cheers pete


    richard
     
  6. Edgeyboy

    Edgeyboy
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    Hi Richard

    Make it as a 1.78 aspect ratio.

    When folding the velvet over, watch out for sags in the fabric. Tuck the corners in well around the mitres.

    You could drill small pilot holes for the metal plates on the back of the wood first to make life easier after the wood has been covered with the velvet.

    Then cover the wood with the velvet and fix the frame together.

    Make sure it is true and the corners are true right angles. Measure between the corners diagonally to check this.

    Stretch the screen fabric over and staple it from behind,

    Have fun !

    Regards
     
  7. GaryG

    GaryG
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    I have a BG808 and use a 2.35:1 screen (84" x 35" Da-Lite High Power Cinema Contour) and have no problems with tube burn.
     
  8. meep

    meep
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    Richard
    I made my screen 16:9. It appeared to be a good compomise between 4:3 and wider ratios.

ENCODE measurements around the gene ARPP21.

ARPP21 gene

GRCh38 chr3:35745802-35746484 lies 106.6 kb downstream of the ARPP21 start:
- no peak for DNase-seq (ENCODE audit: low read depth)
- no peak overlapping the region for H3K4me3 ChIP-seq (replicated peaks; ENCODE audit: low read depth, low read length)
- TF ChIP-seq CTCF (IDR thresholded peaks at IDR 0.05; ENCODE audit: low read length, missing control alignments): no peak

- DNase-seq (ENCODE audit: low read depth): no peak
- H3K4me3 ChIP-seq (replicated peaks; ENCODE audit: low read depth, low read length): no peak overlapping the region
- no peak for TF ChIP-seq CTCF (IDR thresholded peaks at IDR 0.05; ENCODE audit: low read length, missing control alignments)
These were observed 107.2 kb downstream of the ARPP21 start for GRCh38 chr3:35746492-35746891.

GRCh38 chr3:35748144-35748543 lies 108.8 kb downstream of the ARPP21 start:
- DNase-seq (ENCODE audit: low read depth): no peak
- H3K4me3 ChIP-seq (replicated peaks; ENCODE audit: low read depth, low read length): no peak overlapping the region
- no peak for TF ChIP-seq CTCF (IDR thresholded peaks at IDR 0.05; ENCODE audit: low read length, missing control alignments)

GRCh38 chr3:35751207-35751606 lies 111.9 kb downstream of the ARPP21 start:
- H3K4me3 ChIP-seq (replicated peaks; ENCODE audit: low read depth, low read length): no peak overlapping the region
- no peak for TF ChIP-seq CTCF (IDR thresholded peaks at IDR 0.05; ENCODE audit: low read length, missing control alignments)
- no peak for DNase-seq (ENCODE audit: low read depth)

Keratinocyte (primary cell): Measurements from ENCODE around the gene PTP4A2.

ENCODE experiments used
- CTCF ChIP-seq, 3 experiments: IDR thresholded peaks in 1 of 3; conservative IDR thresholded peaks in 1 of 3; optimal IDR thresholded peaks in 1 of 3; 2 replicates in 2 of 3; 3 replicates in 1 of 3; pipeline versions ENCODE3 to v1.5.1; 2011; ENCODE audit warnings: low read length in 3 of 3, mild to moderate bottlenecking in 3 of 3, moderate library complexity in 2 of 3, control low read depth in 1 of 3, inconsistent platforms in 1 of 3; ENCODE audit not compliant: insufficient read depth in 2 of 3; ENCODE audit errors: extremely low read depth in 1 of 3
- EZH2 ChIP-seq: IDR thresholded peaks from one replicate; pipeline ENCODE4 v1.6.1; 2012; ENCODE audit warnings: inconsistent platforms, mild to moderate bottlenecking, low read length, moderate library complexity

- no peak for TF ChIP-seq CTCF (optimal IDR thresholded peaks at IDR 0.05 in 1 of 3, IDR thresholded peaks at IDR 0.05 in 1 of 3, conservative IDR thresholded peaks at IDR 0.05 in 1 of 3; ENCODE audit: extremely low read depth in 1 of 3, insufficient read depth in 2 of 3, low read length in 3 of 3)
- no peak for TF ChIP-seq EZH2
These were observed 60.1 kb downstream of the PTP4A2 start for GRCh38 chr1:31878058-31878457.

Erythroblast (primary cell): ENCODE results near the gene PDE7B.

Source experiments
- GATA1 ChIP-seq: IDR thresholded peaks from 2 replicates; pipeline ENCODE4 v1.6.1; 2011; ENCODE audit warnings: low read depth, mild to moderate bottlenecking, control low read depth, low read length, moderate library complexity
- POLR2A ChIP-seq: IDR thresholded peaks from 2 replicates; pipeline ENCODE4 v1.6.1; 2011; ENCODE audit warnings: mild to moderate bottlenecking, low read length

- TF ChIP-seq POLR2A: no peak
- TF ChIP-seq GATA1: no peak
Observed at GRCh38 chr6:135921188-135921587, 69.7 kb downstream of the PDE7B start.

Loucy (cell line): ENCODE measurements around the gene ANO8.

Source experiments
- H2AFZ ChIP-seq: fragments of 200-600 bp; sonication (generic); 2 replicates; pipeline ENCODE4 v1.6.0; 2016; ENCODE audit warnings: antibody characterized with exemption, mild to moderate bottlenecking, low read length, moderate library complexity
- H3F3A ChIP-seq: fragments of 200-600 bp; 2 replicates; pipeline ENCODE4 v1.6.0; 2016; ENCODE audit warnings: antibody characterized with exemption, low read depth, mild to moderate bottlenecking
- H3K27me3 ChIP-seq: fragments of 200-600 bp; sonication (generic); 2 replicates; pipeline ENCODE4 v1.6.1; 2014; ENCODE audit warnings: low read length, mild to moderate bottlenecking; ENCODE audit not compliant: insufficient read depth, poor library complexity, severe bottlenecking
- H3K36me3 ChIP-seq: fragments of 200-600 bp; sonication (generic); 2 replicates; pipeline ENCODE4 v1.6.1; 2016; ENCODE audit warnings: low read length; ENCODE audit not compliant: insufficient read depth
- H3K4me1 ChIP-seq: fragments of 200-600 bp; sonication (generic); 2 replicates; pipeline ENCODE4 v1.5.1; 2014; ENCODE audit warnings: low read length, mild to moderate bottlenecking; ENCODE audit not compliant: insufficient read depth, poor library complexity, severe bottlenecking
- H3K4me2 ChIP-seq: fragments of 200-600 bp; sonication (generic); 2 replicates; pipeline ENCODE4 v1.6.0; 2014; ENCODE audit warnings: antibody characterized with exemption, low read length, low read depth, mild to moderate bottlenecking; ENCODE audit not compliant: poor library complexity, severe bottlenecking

Most everything I watch ends up placing black bars anyway as mot DVDs are 1.85 or higher.

    I'm quite happy to let dscaler streach TV signal to full 16:9 ratio. I'm used to my Sony widescreen doing that and have become accustomed to fatter people.

    I also did my projector placement by raster/image size on crts rather than specified pj placement distance. This allowed me use more of the crt and thus get better definition. I'll update my site on this technique soon but in principle;

    I set the pj up as per pjcalc (sony software for pj distance calc.) Then, looking into the lenses, I used the rgb size and shift controls to adjust the raster and image to use more of the CRT (taking care no to go too close to the edges!). Then I physically moved the projector closer to the screen (about 8 inches in my case) until the image just overshot the scrren edges. Then regular convergence from there.

    Regarding the screen, the instructions noted are very good. Yes, start with tacking the center of each side. You should get a diamond crease in the fabric. Place temporary tacks (not staples!) in each of the four corners. Then procede out from each center two tacks at a time.

    i.e. tack one to the left and right of the top edge center, then one left and right oif the bottom edge, one top and bottom of center on the left and right edges. Then go back to the top and do two more. This involves a lot of running around the screen but by the time you rach each of the corners, you have a perfectly tensioned screen.

    Note that my screen, though perfectly "square", had little torsional rigidy. That is to say, it flexes quite a bit backwards and forwards. Take great care in handling and mounting. Certainly a job for two peple.

    Good luck

    Peter